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Natural Resources Defense Council v. Department of the Interior

ELR Citation: 27 ELR 20971
Nos. 95-56075, 113 F.3d 1121/(9th Cir., 05/21/1997) rev'd

The court holds that the U.S. Fish and Wildlife Service (FWS) violated the Endangered Species Act (ESA) by failing to designate critical habitat for the threatened coastal California gnatcatcher and by failing to justify its use of the imprudence exception to the ESA. The court first holds that FWS' decision not to designate critical habitat for the gnatcatcher is ripe for immediate review because plaintiffs need not wait to challenge a specific project when their grievance is with an overall plan. Turning to the plaintiffs' claim itself, the court notes that ESA §4 requires that the gnatcatcher's listing as a threatened species be accompanied by concurrent designation of critical habitat to the maximum extent prudent and determinable. FWS has defined critical habitat designation in the regulations promulgated under the ESA as not prudent when one orboth of the following situations exist: (1) either the species is threatened by taking or other human activity and the identification of critical habitat can be expected to increase the degree of such threat to the species, or (2) such designation of critical habitat would not be beneficial to the species. FWS' reliance on the "increased threat" exception was improper because FWS failed to consider all required relevant factors by not balancing the relative threat of coastal sage scrub both with and without critical habitat designation, and FWS' expansive construction of the "no benefit" prong to the imprudence exception is inconsistent with clear congressional intent that this exception be rare. The court rejects FWS' suggestion that designation is only necessary where it would protect the majority of species habitat. The court also rejects FWS' endorsement of California's Natural Communities Conservation Program (NCCP) as a reason for not designating critical habitat for the gnatcatcher. The NCCP was not identified in FWS' proposed or final listings as a reason not to designate critical habitat. Therefore, this argument is not properly before the court for consideration. In any event, the NCCP alternative cannot be viewed as a functional substitute for critical habitat designation under the ESA because the NCCP is a purely voluntary program that applies only to nonfederal land-use activities.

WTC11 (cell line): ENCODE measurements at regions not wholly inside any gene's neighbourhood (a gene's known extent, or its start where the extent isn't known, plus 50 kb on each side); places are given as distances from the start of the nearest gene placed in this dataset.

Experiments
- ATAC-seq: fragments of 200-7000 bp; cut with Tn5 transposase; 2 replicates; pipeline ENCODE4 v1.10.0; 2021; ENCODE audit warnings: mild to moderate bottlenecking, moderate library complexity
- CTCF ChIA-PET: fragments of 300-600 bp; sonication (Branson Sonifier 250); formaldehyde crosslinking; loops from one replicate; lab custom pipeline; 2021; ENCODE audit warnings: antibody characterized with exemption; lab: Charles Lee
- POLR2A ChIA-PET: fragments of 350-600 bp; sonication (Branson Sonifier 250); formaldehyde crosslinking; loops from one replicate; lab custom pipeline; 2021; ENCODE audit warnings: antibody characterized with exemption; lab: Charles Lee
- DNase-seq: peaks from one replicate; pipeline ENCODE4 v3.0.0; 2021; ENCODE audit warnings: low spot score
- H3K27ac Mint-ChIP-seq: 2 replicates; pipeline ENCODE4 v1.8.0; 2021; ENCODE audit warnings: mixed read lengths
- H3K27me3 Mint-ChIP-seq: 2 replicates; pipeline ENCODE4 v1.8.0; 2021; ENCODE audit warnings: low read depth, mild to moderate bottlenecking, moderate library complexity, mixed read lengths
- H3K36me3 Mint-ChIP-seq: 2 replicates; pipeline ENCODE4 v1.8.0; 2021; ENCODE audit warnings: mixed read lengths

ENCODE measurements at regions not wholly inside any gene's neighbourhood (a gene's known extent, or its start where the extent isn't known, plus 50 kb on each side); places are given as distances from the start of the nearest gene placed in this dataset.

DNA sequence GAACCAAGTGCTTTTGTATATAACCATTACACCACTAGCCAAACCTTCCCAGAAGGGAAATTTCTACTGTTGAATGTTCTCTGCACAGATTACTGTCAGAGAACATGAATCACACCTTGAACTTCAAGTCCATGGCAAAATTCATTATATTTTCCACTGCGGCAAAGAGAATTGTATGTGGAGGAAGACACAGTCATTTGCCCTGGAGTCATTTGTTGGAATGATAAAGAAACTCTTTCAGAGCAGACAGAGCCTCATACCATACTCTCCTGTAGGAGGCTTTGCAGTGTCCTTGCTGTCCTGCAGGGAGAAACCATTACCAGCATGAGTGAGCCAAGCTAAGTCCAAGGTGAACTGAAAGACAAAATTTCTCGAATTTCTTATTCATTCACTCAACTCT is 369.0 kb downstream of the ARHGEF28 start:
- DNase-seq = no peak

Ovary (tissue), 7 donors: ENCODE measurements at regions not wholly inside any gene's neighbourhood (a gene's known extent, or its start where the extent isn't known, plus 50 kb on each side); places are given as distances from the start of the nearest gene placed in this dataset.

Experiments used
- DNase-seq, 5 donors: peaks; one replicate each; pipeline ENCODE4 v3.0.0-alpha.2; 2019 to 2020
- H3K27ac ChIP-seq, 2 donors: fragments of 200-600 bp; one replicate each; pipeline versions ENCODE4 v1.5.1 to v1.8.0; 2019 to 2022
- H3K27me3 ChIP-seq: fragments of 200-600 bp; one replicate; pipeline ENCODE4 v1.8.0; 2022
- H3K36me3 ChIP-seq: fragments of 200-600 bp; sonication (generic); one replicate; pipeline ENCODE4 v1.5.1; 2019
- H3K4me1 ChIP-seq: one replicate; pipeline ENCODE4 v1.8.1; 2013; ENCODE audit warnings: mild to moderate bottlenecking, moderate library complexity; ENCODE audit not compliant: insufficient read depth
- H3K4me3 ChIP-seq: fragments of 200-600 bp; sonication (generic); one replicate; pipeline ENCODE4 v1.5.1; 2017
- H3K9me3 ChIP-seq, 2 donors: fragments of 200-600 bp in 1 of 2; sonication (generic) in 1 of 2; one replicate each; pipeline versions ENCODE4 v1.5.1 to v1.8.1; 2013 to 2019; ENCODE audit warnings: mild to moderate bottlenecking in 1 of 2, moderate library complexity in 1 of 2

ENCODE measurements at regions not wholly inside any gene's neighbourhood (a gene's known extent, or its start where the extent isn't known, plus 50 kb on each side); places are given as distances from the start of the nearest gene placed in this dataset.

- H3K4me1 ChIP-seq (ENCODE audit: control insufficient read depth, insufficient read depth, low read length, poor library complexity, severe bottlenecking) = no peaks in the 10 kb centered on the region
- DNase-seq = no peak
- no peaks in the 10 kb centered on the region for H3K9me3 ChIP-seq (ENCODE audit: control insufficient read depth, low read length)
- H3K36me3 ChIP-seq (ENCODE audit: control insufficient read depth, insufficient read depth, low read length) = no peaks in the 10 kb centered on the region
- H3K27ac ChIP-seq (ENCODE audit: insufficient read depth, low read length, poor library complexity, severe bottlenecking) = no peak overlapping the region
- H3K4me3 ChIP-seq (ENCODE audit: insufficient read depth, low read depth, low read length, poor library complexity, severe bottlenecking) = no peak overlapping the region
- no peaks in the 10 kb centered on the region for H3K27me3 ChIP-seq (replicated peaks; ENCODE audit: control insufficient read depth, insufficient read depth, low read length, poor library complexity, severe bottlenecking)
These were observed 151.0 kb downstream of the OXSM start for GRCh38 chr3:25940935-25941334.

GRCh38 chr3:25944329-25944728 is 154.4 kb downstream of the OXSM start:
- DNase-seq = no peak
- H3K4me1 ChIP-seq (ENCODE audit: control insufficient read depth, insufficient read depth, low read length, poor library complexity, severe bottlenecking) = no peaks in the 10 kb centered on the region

A dissenting judge would hold that FWS' decision not to designate critical habitat for the gnatcatcher reveals that it did conduct precisely the balancing test called for in the majority opinion. The agency concluded that designation may cause the intentional destruction of habitat by private landowners, but would produce little benefit since most of the habitat is not on publicly owned land.

Counsel for Plaintiffs
Joel R. Reynolds, Michael D. Fitts
Natural Resources Defense Council
6310 Sanvicente Blvd., Ste. 250, Los Angeles CA 90048
(213) 934-6900

Counsel for Defendants
Anne S. Almy, Ellen J. Durkee
Environment and Natural Resources Division
U.S. Department of Justice, Washington DC 20530
(202) 514-2000

Before Pregerson, Nelson, and O'Scannlain, JJ.